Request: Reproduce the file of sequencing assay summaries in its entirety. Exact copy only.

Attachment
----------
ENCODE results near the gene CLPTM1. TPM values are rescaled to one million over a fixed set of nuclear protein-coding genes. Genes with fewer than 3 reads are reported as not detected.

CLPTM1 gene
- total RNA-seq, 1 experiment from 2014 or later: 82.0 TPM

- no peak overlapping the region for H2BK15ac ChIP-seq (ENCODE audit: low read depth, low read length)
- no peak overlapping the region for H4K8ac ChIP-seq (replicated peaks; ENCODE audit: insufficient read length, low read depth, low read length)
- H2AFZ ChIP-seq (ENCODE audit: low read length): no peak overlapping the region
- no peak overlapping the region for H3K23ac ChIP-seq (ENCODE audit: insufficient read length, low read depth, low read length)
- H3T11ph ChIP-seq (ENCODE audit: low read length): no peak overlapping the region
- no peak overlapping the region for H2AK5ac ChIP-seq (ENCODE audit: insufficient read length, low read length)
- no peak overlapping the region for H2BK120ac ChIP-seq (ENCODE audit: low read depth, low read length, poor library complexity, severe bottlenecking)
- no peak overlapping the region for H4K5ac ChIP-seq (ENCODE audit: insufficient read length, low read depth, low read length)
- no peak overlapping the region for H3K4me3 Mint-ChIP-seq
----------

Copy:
ENCODE results near the gene CLPTM1. TPM values are rescaled to one million over a fixed set of nuclear protein-coding genes. Genes with fewer than 3 reads are reported as not detected.

CLPTM1 gene
- total RNA-seq, 1 experiment from 2014 or later: 82.0 TPM

- no peak overlapping the region for H2BK15ac ChIP-seq (ENCODE audit: low read depth, low read length)
- no peak overlapping the region for H4K8ac ChIP-seq (replicated peaks; ENCODE audit: insufficient read length, low read depth, low read length)
- H2AFZ ChIP-seq (ENCODE audit: low read length): no peak overlapping the region
- no peak overlapping the region for H3K23ac ChIP-seq (ENCODE audit: insufficient read length, low read depth, low read length)
- H3T11ph ChIP-seq (ENCODE audit: low read length): no peak overlapping the region
- no peak overlapping the region for H2AK5ac ChIP-seq (ENCODE audit: insufficient read length, low read length)
- no peak overlapping the region for H2BK120ac ChIP-seq (ENCODE audit: low read depth, low read length, poor library complexity, severe bottlenecking)
- no peak overlapping the region for H4K5ac ChIP-seq (ENCODE audit: insufficient read length, low read depth, low read length)
- no peak overlapping the region for H3K4me3 Mint-ChIP-seq